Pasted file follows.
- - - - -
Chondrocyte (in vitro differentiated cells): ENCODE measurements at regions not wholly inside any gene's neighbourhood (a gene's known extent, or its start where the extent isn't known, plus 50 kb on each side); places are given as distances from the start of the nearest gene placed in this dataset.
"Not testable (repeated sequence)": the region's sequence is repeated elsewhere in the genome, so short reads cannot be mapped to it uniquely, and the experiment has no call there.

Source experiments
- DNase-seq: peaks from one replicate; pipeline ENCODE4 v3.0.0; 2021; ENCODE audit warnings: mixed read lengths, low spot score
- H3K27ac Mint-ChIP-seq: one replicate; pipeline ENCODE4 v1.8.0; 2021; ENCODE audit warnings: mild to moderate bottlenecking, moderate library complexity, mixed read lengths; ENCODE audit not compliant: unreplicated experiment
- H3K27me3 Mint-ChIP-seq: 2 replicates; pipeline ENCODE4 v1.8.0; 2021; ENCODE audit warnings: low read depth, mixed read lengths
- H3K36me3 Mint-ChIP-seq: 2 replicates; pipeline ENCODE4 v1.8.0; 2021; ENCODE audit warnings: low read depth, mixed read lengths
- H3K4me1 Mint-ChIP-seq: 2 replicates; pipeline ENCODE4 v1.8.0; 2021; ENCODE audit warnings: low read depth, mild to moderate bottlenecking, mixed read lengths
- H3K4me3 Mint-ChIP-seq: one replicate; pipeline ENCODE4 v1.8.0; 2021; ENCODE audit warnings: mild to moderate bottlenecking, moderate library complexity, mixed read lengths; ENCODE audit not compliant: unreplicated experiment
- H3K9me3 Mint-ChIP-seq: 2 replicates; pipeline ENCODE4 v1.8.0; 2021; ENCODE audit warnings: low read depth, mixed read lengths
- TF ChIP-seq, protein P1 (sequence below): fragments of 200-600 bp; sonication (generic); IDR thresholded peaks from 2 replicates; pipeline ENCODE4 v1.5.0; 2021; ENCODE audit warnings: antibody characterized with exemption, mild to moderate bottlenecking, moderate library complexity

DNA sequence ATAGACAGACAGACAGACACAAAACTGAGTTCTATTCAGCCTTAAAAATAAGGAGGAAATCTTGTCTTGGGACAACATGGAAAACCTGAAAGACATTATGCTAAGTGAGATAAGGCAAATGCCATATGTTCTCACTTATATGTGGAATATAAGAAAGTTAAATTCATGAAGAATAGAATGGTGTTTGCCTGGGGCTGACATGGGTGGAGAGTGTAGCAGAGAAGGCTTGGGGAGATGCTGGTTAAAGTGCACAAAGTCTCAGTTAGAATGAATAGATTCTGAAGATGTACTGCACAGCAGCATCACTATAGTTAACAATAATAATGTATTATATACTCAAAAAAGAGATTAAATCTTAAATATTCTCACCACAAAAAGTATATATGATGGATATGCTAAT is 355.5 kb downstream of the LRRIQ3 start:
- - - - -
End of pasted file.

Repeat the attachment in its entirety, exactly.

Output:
Chondrocyte (in vitro differentiated cells): ENCODE measurements at regions not wholly inside any gene's neighbourhood (a gene's known extent, or its start where the extent isn't known, plus 50 kb on each side); places are given as distances from the start of the nearest gene placed in this dataset.
"Not testable (repeated sequence)": the region's sequence is repeated elsewhere in the genome, so short reads cannot be mapped to it uniquely, and the experiment has no call there.

Source experiments
- DNase-seq: peaks from one replicate; pipeline ENCODE4 v3.0.0; 2021; ENCODE audit warnings: mixed read lengths, low spot score
- H3K27ac Mint-ChIP-seq: one replicate; pipeline ENCODE4 v1.8.0; 2021; ENCODE audit warnings: mild to moderate bottlenecking, moderate library complexity, mixed read lengths; ENCODE audit not compliant: unreplicated experiment
- H3K27me3 Mint-ChIP-seq: 2 replicates; pipeline ENCODE4 v1.8.0; 2021; ENCODE audit warnings: low read depth, mixed read lengths
- H3K36me3 Mint-ChIP-seq: 2 replicates; pipeline ENCODE4 v1.8.0; 2021; ENCODE audit warnings: low read depth, mixed read lengths
- H3K4me1 Mint-ChIP-seq: 2 replicates; pipeline ENCODE4 v1.8.0; 2021; ENCODE audit warnings: low read depth, mild to moderate bottlenecking, mixed read lengths
- H3K4me3 Mint-ChIP-seq: one replicate; pipeline ENCODE4 v1.8.0; 2021; ENCODE audit warnings: mild to moderate bottlenecking, moderate library complexity, mixed read lengths; ENCODE audit not compliant: unreplicated experiment
- H3K9me3 Mint-ChIP-seq: 2 replicates; pipeline ENCODE4 v1.8.0; 2021; ENCODE audit warnings: low read depth, mixed read lengths
- TF ChIP-seq, protein P1 (sequence below): fragments of 200-600 bp; sonication (generic); IDR thresholded peaks from 2 replicates; pipeline ENCODE4 v1.5.0; 2021; ENCODE audit warnings: antibody characterized with exemption, mild to moderate bottlenecking, moderate library complexity

DNA sequence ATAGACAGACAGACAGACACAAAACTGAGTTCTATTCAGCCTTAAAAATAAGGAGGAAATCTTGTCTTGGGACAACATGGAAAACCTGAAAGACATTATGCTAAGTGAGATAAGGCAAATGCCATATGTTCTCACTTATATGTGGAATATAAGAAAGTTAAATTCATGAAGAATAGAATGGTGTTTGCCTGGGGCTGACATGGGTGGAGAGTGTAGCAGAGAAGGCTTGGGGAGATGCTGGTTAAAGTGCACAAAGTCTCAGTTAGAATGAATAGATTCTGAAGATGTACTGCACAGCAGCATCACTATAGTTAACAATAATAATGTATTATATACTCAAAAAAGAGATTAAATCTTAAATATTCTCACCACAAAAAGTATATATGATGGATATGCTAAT is 355.5 kb downstream of the LRRIQ3 start: